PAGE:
Arthritis is the leading cause of disability among adults in the United States; osteoarthritis (OA) is the most common form of arthritis, affecting approximately 32.5 million people worldwide.1 OA can cause pain, swelling, and stiffness in patients.2 As, unlike other forms of arthritis, there is no approved disease-modifying treatment that slows the progression of the disease, much of the clinical discussion surrounding OA is focused on managing pain and other related symptoms. Pharmacological treatments recommended by the American College of Rheumatology to manage symptoms of OA include topical and oral nonsteroidal anti-inflammatory drugs (NSAIDs), intra-articular glucocorticoid injections, intra-articular hyaluronic acid injections, duloxetine, acetaminophen, tramadol, and non-tramadol opioids.3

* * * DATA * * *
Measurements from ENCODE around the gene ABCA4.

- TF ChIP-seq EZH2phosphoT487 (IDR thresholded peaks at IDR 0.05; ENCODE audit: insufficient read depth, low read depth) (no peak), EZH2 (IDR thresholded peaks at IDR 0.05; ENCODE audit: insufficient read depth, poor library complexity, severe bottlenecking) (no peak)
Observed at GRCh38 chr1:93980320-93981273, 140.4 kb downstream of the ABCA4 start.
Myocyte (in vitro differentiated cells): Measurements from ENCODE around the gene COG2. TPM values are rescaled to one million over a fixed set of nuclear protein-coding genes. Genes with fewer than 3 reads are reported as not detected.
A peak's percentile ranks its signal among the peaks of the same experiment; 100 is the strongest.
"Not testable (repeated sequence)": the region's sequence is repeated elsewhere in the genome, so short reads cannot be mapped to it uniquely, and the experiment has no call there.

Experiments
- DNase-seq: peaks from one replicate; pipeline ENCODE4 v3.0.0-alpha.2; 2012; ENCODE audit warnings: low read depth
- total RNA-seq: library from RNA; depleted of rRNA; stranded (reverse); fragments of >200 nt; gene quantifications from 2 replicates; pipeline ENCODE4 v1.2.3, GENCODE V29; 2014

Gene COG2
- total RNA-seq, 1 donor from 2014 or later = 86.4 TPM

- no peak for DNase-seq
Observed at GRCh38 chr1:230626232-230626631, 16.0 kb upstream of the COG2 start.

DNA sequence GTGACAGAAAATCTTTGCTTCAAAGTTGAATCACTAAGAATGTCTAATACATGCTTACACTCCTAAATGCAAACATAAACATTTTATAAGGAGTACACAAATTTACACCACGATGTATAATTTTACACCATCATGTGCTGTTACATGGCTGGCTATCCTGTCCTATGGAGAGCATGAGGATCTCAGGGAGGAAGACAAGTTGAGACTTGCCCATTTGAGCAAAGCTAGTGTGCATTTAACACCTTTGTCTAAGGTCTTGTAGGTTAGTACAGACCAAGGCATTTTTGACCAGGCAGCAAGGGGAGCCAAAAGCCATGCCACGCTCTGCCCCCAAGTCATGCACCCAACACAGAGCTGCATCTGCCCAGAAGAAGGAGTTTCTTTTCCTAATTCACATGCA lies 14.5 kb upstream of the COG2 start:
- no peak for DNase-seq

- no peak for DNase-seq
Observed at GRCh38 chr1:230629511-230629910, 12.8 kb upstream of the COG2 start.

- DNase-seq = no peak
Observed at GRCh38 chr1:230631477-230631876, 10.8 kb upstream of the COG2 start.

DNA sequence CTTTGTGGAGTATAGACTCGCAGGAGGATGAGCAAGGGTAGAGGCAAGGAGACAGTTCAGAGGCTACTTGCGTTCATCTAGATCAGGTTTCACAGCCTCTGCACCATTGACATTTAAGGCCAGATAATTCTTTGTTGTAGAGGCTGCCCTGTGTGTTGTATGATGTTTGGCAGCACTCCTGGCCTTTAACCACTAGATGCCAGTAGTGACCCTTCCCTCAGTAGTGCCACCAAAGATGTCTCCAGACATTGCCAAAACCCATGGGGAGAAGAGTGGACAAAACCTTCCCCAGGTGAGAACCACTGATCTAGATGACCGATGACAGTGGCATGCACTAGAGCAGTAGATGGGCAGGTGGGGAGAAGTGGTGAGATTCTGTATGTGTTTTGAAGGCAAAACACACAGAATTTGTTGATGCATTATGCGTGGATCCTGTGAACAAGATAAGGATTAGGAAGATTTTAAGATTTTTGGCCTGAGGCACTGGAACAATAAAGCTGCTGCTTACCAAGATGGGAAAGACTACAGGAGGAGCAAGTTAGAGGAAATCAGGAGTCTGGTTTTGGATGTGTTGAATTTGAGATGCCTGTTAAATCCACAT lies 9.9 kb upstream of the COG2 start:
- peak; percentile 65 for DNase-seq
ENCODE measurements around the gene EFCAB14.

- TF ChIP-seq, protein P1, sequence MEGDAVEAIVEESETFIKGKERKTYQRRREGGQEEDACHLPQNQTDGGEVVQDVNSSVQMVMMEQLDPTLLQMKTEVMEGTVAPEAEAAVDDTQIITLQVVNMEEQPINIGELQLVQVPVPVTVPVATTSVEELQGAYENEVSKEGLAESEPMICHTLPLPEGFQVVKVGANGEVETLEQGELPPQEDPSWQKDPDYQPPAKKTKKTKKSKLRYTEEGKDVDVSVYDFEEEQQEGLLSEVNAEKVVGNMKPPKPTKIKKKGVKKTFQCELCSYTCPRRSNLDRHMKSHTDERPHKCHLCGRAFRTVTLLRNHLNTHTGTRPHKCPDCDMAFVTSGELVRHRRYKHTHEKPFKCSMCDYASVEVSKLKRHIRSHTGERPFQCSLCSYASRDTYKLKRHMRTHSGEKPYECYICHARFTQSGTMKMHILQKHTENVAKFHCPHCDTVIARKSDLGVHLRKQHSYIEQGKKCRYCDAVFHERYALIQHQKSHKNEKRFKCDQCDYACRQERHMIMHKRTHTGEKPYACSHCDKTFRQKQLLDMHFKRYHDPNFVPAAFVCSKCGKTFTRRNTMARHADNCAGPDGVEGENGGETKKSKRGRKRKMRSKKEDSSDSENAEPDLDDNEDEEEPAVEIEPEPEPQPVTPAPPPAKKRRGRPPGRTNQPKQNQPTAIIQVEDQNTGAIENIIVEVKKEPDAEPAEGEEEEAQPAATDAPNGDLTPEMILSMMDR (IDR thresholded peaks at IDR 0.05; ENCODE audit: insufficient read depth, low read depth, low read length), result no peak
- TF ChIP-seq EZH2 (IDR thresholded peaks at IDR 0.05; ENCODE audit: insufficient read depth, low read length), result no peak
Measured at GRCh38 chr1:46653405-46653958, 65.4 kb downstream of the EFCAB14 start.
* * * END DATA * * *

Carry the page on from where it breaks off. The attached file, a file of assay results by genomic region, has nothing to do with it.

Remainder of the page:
Although commonly prescribed in management of symptoms associated with OA, opioids are not recommended or only conditionally recommended in certain situations, such as when other treatments have failed.4 However, prior research has shown that their usage among patients with OA is more pervasive than the clinical recommendations would suggest.5,6 The conditional nature of the recommendation for opioid use by OA patients is based on a number of factors, including the side effects associated with OA use. While risks of addiction, abuse, and misuse are often a main focus of prescribers and patients, other common side effects can include drowsiness and dizziness. These side effects can lead to more serious adverse events, such as falls and subsequent fractures.7,8 Although other side effects of opioid prescribing use are well documented, including in patient populations with OA, falls and fractures are equally important clinical outcomes which remain less understood.9